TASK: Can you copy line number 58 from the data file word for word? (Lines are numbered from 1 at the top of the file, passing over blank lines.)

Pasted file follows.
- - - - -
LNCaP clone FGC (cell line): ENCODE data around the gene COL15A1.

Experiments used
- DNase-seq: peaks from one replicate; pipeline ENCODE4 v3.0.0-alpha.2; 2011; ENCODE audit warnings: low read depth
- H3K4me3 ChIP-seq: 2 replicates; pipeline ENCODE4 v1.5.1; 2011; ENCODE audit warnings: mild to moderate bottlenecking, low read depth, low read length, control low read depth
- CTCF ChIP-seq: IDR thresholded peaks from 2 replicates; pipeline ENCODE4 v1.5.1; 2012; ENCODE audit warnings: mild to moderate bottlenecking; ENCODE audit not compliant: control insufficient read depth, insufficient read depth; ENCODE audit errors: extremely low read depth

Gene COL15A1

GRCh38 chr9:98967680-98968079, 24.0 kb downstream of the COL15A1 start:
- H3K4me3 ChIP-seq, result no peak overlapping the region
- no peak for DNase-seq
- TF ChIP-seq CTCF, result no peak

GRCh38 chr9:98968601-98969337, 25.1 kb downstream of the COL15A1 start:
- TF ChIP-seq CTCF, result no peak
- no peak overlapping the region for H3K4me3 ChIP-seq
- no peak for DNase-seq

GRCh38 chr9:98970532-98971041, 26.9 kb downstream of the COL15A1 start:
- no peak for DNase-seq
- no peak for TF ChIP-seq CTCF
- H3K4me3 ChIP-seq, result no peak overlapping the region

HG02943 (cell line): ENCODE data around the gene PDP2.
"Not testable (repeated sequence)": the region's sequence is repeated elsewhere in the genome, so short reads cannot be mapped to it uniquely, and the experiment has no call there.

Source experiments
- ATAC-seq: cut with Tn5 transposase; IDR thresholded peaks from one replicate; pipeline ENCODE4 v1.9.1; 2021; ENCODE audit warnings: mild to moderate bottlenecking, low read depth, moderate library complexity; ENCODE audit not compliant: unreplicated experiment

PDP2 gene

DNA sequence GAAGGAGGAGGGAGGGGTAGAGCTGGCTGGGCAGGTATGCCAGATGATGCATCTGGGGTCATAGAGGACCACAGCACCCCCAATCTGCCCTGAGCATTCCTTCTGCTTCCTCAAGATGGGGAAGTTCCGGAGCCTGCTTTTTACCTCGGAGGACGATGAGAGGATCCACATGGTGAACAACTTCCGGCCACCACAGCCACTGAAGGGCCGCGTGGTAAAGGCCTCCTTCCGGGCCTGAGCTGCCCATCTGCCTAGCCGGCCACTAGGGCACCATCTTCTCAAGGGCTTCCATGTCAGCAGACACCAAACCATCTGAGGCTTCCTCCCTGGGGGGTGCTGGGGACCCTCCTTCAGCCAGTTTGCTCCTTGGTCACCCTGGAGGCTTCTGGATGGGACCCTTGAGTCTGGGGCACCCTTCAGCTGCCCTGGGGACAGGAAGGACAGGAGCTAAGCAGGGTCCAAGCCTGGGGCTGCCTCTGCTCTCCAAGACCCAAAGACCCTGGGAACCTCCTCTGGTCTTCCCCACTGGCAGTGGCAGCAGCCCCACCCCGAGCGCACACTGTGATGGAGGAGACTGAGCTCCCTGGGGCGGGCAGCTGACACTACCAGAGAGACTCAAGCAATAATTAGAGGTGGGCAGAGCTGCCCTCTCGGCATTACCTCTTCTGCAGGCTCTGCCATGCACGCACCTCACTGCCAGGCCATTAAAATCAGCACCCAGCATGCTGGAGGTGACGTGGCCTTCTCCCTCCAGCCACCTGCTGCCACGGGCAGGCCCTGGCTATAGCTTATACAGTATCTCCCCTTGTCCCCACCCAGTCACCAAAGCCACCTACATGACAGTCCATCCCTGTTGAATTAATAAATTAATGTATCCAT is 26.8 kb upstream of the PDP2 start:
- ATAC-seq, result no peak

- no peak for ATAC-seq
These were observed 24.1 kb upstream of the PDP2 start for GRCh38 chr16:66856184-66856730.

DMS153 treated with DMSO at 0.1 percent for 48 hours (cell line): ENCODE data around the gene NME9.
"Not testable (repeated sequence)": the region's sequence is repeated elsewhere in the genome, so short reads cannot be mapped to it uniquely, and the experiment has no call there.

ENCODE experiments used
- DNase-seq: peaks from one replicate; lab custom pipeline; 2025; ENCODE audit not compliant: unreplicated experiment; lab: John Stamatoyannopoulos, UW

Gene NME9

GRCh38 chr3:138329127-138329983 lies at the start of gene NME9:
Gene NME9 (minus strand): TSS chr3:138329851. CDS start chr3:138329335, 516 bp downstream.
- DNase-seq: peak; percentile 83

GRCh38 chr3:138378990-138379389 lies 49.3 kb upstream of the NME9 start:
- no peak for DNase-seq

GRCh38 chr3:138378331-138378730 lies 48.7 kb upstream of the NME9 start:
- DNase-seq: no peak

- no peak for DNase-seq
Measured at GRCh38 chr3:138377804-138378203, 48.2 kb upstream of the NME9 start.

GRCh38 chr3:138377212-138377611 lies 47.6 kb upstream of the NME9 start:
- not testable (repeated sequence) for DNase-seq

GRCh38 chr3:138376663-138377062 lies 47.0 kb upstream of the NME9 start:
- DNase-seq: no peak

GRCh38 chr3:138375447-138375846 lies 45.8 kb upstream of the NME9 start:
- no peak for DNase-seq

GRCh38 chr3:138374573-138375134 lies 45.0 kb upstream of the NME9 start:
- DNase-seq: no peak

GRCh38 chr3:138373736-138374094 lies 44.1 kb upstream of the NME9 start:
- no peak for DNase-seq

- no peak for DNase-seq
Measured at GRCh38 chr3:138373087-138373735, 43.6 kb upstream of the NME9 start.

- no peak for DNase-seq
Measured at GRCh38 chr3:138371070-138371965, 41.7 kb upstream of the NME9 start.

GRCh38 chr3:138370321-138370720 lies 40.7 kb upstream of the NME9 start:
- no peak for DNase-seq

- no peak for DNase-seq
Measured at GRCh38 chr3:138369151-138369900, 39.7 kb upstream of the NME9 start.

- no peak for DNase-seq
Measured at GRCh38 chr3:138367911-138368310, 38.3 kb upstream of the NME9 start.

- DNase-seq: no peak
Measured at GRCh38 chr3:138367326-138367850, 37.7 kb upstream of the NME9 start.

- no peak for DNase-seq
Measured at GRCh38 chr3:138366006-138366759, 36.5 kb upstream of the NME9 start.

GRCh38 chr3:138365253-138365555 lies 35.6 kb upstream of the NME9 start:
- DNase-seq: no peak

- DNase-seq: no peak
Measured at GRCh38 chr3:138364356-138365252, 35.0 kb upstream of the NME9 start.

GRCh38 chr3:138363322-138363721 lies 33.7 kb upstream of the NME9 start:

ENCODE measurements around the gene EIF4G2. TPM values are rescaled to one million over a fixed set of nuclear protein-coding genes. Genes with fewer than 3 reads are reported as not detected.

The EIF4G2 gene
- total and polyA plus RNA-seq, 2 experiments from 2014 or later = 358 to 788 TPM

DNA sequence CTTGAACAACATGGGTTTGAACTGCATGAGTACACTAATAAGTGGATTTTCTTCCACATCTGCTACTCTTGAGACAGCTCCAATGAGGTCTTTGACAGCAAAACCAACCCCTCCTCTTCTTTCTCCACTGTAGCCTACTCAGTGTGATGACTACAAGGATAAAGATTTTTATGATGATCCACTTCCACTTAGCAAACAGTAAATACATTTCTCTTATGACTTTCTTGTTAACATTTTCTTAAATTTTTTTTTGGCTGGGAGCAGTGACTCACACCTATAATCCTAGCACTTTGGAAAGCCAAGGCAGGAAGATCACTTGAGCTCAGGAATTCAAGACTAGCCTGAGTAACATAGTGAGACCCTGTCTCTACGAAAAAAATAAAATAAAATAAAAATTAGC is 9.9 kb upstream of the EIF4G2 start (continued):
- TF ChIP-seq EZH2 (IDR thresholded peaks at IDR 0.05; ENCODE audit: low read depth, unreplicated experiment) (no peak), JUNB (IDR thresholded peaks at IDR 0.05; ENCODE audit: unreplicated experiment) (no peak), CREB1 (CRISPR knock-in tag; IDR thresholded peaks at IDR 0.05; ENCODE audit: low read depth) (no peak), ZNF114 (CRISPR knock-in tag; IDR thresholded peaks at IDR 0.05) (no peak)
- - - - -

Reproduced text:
- no peak for DNase-seq